What mechanisms structure diversity within the microbiome?
Biodiversity & Ecosystems
How is urbanisation reshaping coastal marine biodiversity?
Species’ Range Expansions
Can we predict diversity hotspots of the future?
Symbiosis is a source of evolutionary innovation in which an entire ecological or biological playbook can be acquired by association. Corals rely on an abundance of microbes to access scarce nutrients and power the formation of coral reefs. The essential nature of this symbiosis is now highlighted regularly with reports of massive coral bleaching in which corals loose their microalgal symbionts and suffer mass mortality. Yet, some corals fare better than others depending on the identity and relative abundance of certain algal symbionts.
I study the ecological mechanisms that determine the community of symbionts present within a coral at a given time.
Biodiversity in coastal marine communities provides the foundation for various ecosystem services including tourism, fisheries and coastal protection. Yet the richness of life is often overlooked by the public and sacrificed in the name of coastal and economic development. The rate of change in these systems threatens our ability to predict what we may loose if sound conservation and management practices are not enacted.
As a leading researcher for MarineGEO-Hong Kong, our team researches the relationship between biodiversity, disturbance and human health in urbanised seascapes.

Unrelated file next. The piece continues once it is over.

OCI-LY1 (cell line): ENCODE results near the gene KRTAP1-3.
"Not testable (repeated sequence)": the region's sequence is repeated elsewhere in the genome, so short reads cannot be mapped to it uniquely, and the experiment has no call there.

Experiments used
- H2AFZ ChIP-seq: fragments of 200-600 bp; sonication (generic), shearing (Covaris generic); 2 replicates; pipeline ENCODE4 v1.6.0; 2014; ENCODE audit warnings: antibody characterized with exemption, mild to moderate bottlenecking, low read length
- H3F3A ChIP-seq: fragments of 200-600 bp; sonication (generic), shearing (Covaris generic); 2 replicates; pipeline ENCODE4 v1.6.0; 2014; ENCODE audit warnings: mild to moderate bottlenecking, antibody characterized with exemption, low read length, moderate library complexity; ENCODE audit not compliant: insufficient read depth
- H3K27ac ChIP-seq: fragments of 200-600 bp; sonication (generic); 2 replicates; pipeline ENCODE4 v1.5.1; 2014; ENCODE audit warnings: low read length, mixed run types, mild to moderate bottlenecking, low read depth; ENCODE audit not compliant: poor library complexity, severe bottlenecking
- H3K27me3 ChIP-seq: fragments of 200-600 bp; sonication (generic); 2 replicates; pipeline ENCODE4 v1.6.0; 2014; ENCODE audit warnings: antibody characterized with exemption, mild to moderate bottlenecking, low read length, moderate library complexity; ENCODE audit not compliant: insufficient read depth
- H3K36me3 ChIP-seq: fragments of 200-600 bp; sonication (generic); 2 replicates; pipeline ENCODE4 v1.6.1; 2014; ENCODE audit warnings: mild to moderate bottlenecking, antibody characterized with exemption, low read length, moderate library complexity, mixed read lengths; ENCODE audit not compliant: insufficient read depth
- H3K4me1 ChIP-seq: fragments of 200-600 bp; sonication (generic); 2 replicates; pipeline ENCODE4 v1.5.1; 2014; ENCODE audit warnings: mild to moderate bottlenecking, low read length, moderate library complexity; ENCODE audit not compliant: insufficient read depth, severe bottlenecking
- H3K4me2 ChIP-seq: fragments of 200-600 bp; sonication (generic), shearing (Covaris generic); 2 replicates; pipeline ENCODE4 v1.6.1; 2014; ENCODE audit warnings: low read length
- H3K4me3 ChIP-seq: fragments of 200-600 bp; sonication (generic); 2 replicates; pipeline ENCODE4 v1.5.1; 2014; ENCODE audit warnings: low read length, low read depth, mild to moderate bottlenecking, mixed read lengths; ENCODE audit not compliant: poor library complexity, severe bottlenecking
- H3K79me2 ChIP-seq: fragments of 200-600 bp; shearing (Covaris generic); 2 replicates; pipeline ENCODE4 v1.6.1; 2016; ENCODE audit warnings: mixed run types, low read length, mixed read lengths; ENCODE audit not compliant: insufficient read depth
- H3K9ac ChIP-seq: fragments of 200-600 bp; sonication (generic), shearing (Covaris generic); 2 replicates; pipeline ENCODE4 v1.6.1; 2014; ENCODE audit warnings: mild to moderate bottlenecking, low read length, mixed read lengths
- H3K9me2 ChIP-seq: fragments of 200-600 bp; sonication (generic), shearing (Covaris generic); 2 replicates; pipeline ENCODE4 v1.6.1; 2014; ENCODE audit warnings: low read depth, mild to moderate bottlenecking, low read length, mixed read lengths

Species ranges have begun to shift as the global climate changes. Increasing temperature is making tropical habitats intolerable but also removing barriers to poleward range expansions. Those species that can both arrive and survive in cooler and more seasonal habitats will define patterns of biodiversity under future climate regimes.
My new area of research combines physiological studies, population genomics, and climate modeling to make predictions of biodiversity hotspots of the future.
Ongoing Funded Projects
2023-2026 General Research Fund, Research Grants Council, Examining the adaptive potential of corals to eutrophication; seascape genomics of Acropora samoensis in an urbanised coastal environment. (PI)
2023-2025 Environment and Conservation Fund, Hong Kong Research Grants Council, Connecting the dots: a standardized and quality-assured marine biodiversity database for Hong Kong (co-I)
2023-2024 Marine Conservation Enhancement Fund, Population genomics of coral-associated denitrifying bacteria along nitrate gradients in Hong Kong waters (co-I)
2022-2025 General Research Fund, Research Grants Council, Species on the move – physiological acclimation and adaptation are the keys to predicting coral habitats of the future. (PI)
2021-2023 General Research Fund, Research Grants Council, Who’s the boss? – Host and symbiont conflict over nutrient regulation and symbiont community structure. (PI)
2020-2023 Collaborative Research Fund, Research Grants Council, “What lies beneath: human and environmental health risk factors in our ocean – an experimental application of MarineGEO – Hong Kong (Lead Scientist)